Prometheus having his liver eaten by an eagle. Painting by Jacob Jordaens, c. 1640, Wallraf-Richartz-Museum, Cologne, Germany.
Forward to Werblowsky’s: Lucifer and Prometheus
468 The author has submitted his manuscript to me with the request that I should write a few words by way of introduction. As the subject of the book is essentially literary, I do not feel altogether competent to express an opinion on the matter. The author has, however, rightly discerned that, although the problem of Milton’s Paradise Lost is primarily a subject for literary criticism, it is, as a piece of confessional writing, fundamentally bound up with certain psychological assumptions. Though he has only touched on these at least in so many words he has made it sufficiently plain why he has appealed to me as a psychologist. However little disposed I am to regard Dante’s Divine Comedy or Klopstock’s Messiah or Milton’s opus as fit subjects for psychological commentary, I cannot but acknowledge the acumen of the author, who has seen that the problem of Milton might well be elucidated from that angle of research which is my special field of study.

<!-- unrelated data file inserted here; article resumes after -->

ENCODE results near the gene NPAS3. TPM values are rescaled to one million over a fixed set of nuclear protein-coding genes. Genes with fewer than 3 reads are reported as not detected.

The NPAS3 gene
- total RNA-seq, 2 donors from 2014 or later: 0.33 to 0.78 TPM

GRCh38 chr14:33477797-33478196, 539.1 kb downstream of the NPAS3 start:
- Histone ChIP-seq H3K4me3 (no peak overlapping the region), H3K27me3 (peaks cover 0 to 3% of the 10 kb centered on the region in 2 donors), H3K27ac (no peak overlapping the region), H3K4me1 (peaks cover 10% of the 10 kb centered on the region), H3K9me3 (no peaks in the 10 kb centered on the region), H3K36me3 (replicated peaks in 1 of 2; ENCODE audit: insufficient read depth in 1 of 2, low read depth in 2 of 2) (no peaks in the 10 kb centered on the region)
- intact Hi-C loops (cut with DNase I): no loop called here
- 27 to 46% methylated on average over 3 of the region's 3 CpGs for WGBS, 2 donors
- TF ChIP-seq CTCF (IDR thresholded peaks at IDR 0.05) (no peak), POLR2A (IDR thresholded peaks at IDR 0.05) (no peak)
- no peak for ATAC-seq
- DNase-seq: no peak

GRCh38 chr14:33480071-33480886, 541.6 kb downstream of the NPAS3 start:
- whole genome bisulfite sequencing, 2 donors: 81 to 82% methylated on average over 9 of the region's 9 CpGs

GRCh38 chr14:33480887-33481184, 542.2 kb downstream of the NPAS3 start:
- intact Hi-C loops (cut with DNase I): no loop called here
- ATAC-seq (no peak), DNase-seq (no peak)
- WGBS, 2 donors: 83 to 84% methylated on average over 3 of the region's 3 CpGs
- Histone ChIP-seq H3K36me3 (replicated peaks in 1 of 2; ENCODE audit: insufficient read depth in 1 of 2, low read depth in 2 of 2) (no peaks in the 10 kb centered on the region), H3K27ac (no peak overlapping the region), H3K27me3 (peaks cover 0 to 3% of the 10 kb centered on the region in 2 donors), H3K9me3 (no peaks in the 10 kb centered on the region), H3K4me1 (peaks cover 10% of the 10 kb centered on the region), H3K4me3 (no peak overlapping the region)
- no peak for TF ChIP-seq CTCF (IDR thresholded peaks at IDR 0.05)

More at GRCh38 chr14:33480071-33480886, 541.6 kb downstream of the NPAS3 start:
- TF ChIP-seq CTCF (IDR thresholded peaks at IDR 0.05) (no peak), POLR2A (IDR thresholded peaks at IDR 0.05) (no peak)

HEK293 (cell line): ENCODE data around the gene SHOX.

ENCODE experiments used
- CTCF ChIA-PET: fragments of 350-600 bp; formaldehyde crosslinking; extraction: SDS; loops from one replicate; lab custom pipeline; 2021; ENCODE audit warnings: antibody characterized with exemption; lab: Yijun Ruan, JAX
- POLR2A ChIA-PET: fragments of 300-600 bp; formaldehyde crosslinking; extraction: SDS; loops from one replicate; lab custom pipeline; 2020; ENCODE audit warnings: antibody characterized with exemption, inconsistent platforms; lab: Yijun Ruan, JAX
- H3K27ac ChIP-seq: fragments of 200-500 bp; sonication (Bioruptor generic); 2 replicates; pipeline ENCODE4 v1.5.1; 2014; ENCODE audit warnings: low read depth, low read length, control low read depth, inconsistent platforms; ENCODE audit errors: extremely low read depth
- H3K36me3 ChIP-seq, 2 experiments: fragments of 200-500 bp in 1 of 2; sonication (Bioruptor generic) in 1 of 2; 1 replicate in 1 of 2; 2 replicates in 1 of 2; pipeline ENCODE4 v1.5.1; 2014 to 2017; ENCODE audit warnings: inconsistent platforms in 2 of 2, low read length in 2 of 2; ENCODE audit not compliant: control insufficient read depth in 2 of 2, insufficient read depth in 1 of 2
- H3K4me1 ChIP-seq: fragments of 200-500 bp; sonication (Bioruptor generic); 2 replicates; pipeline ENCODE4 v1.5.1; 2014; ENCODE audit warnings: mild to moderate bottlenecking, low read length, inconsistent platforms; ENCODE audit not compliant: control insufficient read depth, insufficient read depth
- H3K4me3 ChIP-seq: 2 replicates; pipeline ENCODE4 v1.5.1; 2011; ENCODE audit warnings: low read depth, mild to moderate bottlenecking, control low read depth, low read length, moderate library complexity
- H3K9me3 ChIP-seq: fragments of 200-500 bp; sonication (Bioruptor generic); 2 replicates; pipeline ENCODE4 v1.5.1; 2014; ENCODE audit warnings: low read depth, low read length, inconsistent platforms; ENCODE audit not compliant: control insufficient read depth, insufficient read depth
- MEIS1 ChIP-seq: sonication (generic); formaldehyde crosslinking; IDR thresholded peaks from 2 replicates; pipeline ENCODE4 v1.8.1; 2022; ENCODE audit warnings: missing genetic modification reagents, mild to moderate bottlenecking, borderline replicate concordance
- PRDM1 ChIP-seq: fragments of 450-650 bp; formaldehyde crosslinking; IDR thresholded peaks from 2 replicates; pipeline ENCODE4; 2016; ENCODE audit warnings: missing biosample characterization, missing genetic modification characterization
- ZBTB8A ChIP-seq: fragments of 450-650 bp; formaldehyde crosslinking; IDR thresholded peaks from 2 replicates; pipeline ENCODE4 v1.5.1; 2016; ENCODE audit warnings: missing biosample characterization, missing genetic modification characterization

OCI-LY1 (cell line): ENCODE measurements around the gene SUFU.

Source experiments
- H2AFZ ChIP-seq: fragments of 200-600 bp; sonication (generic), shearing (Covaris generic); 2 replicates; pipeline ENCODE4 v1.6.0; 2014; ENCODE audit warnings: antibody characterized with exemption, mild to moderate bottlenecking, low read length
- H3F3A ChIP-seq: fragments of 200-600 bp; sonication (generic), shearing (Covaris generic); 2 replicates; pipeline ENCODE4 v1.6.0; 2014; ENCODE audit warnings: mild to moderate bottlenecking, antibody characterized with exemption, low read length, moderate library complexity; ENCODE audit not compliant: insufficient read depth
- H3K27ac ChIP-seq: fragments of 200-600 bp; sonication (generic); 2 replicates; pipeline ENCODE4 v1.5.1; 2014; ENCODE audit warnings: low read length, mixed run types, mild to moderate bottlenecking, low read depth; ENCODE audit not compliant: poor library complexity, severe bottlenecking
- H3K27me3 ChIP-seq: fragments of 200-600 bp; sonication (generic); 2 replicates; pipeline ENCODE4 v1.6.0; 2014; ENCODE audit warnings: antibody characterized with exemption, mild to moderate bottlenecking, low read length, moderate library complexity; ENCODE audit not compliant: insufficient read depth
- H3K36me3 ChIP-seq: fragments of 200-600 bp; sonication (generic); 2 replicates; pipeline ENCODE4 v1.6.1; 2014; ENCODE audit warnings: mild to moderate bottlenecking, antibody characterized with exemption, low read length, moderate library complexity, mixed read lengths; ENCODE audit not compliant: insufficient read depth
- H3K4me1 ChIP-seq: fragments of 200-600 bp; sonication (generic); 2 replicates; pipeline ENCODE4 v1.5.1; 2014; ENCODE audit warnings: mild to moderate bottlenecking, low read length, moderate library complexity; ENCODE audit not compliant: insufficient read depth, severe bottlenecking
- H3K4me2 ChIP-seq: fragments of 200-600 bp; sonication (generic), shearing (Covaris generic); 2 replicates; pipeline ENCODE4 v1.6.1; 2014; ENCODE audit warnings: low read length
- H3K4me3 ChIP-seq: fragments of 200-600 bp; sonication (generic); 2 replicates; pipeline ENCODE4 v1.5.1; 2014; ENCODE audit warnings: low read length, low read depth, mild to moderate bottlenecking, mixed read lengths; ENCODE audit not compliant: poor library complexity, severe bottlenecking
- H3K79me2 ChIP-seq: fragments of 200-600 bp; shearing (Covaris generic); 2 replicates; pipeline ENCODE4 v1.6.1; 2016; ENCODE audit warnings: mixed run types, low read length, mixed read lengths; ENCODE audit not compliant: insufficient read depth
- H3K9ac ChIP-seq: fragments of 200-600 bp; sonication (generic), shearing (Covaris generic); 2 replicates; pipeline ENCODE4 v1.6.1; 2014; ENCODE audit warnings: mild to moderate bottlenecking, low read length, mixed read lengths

469 For over two thousand years the figure of Satan, both as a theme of poetico-religious thinking and artistic creation and as a mythologem, has been a constant expression of the psyche, having its source in the unconscious evolution of “metaphysical” images. We should go very wrong in our judgment if we assumed that ideas such as this derive from rationalistic thinking. All the old ideas of God, indeed thought itself, and particularly numinous thought, have their origin in experience. Primitive
man does not think his thoughts, they simply appear in his mind. Purposive and directed thinking is a relatively late human achievement. The numinous image is far more an expression of essentially unconscious processes than a product of rational inference. Consequently it falls into the category of psychological objects, and this raises the question of the underlying